by Nevin Long
The future of Alta Bates Summit Medical Center in Berkeley remains unclear in the face of proposed changes to its services by its parent company, the not-for-profit medical organization Sutter Health.
Nurses, politicians and community members protested the closure of Alta Bates and cuts in staffing on hospital grounds on Saturday, Nov. 5. An official press release from Sutter has only muddied the waters.
State Assemblyman Tony Thurman gave a fiery speech to the crowd gathered in front of the hospital. “If you’re going to close,” Thurman said, “you lose your non-profit status.”
Many of Alta Bates’ programs, including the emergency room, operating room, and labor and delivery departments, are slated to be relocated to Summit Hospital in Oakland’s Pill Hill because upkeep at Alta Bates is cost prohibitive, according to Sutter. Critics with the California Nurses Association disagree.
“They say they don’t have the money to retrofit,” said Summit nurse Michael Hill.
But financials posted on Sutter’s own website tell a different story. The company raked in $554 million last year, an increase of almost 584 percent over 2015. Operating revenues also increased by $1 billion in 2016.
Emergency patients would be forced to either go to the relocated emergency room on Pill Hill, the Kaiser Permanente facility in Richmond or Contra Costa Regional Medical Center in Martinez, should Sutter choose to go through with the changes.
Thorild Urdal, a 30-year Alta Bates veteran nurse in the acute obstetrics department, said the solution is unworkable.
“Coming around the bend to get into Oakland is going to be more difficult,” Urdal said, “so it’s really going to leave a big void for West County in Contra Costa.”
However, hospital officials preferred not to say the hospital was closing. Clayton Warren, communications director for Sutter, saw the situation as “complicated.”
Warren said of the hospital, “It’s not closing.”
But Berkeley Mayor Jesse Arreguin, who helped found a task force to keep Alta Bates open, disputed the statement as a “stroller brigade” circled in front of the building.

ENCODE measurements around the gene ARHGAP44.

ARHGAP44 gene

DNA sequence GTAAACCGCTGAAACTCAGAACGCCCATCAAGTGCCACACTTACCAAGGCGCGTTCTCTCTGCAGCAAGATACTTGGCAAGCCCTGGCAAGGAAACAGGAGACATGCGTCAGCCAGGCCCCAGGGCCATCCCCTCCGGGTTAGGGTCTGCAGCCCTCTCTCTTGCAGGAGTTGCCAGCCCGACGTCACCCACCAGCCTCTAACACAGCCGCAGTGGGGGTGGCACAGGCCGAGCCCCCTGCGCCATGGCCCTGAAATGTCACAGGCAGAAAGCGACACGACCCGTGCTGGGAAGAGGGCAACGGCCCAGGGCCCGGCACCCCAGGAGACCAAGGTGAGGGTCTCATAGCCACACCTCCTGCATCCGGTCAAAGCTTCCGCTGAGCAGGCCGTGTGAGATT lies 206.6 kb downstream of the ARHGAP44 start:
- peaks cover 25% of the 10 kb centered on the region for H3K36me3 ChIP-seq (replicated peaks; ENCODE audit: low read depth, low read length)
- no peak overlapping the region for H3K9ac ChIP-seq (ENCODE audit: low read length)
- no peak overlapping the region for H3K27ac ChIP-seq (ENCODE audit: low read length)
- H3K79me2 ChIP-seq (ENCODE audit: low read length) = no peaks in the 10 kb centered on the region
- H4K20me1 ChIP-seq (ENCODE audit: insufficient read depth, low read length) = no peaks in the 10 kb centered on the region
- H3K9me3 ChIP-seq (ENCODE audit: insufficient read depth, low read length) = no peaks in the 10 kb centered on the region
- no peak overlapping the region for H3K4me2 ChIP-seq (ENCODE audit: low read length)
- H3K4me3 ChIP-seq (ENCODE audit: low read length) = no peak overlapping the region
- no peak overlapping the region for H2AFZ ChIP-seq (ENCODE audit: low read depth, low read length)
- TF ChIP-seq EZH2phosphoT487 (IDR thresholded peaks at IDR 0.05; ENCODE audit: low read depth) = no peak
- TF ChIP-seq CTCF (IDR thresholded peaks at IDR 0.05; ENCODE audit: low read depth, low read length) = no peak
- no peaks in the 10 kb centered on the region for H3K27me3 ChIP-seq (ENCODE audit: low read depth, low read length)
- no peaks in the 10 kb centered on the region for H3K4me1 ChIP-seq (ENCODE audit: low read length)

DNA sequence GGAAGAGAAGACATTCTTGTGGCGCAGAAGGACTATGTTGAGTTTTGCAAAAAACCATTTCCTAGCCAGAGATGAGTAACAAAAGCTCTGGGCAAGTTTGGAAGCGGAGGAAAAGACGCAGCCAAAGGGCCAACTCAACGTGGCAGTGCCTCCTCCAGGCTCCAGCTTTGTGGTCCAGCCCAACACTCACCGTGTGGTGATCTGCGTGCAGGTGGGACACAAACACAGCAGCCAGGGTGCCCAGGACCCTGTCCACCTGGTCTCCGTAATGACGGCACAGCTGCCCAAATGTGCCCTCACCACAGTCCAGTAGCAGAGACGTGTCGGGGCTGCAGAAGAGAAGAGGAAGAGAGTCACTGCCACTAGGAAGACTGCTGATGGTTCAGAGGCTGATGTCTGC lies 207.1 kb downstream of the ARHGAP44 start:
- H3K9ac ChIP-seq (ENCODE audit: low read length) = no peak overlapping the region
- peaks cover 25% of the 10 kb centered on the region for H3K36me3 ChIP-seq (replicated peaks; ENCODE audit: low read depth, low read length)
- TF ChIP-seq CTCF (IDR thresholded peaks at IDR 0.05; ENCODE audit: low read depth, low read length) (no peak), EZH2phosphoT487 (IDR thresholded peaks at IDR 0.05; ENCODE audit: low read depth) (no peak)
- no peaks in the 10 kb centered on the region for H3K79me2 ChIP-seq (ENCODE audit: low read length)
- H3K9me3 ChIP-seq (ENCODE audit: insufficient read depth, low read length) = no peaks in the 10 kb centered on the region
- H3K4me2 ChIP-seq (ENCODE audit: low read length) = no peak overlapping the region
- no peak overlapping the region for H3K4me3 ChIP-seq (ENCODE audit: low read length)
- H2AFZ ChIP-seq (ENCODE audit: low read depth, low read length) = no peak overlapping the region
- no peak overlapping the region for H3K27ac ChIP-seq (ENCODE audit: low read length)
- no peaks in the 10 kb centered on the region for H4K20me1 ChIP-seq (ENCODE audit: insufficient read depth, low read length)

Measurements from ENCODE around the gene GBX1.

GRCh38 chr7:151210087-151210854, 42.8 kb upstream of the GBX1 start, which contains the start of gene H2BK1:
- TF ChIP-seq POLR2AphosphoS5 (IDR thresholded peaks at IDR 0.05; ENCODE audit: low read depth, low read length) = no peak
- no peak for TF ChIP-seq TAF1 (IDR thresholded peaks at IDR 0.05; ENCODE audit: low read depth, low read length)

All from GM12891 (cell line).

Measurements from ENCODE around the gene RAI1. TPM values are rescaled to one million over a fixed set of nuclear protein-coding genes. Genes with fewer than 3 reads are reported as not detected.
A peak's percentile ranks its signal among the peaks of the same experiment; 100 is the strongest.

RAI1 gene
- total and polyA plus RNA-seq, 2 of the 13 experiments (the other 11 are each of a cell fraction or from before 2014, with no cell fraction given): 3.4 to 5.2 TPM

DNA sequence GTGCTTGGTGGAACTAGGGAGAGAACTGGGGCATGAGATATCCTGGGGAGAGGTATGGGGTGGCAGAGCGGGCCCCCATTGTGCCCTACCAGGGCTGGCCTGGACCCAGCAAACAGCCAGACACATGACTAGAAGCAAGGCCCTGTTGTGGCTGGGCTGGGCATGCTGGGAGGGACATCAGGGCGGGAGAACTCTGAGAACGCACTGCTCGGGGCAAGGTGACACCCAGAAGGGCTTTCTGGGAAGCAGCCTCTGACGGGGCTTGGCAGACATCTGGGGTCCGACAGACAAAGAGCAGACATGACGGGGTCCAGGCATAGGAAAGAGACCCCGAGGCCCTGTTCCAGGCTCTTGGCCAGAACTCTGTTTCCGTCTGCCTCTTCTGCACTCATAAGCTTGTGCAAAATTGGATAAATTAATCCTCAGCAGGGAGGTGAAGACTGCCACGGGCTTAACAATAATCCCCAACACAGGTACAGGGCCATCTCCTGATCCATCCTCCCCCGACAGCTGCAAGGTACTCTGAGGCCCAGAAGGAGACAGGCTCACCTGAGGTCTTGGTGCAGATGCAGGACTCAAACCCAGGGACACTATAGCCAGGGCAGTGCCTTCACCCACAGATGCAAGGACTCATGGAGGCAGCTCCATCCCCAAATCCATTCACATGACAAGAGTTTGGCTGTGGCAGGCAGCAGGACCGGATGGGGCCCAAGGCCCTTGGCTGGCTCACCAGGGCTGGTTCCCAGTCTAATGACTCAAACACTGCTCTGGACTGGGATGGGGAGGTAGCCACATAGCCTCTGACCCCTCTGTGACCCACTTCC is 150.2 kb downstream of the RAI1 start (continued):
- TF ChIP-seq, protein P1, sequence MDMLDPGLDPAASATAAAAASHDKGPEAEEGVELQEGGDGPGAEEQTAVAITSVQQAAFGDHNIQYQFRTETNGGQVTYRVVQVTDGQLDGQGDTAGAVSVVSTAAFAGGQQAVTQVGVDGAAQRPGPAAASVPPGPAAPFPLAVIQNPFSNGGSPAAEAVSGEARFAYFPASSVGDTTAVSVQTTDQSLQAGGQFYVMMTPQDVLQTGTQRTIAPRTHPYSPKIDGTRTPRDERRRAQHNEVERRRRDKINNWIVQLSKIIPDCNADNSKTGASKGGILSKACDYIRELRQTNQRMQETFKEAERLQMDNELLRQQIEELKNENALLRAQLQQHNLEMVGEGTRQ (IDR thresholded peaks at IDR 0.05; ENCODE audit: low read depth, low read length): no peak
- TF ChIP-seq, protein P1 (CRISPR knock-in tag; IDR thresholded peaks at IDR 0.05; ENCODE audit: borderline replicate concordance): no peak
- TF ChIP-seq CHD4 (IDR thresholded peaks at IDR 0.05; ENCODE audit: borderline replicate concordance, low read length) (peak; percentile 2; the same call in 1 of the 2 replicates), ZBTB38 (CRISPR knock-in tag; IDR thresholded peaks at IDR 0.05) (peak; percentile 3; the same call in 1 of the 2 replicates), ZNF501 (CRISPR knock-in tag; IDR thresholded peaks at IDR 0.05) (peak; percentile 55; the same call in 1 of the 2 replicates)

“They have announced, as early as 2015, that they intend to close not only the delivery but also the emergency services here,” Arreguin said. “Now if they’ve changed their position, that’s great news, but that’s not going to stop us from putting the pressure on them.”
The mayor also stated that the task force was looking into other solutions, including a publicly maintained emergency room, in order to keep a hospital in the city of Berkeley.
In their press release, Sutter officials again denied they intended to close the hospital but also hinted at upcoming changes to the facility and were not specific as to what those changes would be.
“We are examining ways to repurpose the campus for medical services and/or support office space that would carry less of an impact on the neighborhood,” the release stated.
The release did not specify whether repurposing the Alta Bates campus would affect retrofitting costs.
Sutter has come under fire for these kinds of cuts in services before. In 2010, the company attempted a similar closure of St. Luke’s Hospital in San Francisco. Sutter bowed to community pressure and allowed the hospital to remain intact in that case.
Jemila Pereira, an Alta Bates family care nurse who led many of the protest chants, said patient safety was her primary concern. She says short staffing in her department had become a major issue. She isn’t buying the notion that Sutter is short of money.
“The bottom line is greed,” Pereira said.
Many of the nurses on hand attributed Sutter’s move to the same motivation. Urdal was blunt, saying that she thought Sutter simply did not want poorer patients.
“It’s medical redlining,” Urdal said.
Nevin Long, a San Francisco State University journalism student, is an intern with the Bay View. He can be reached at email@example.com.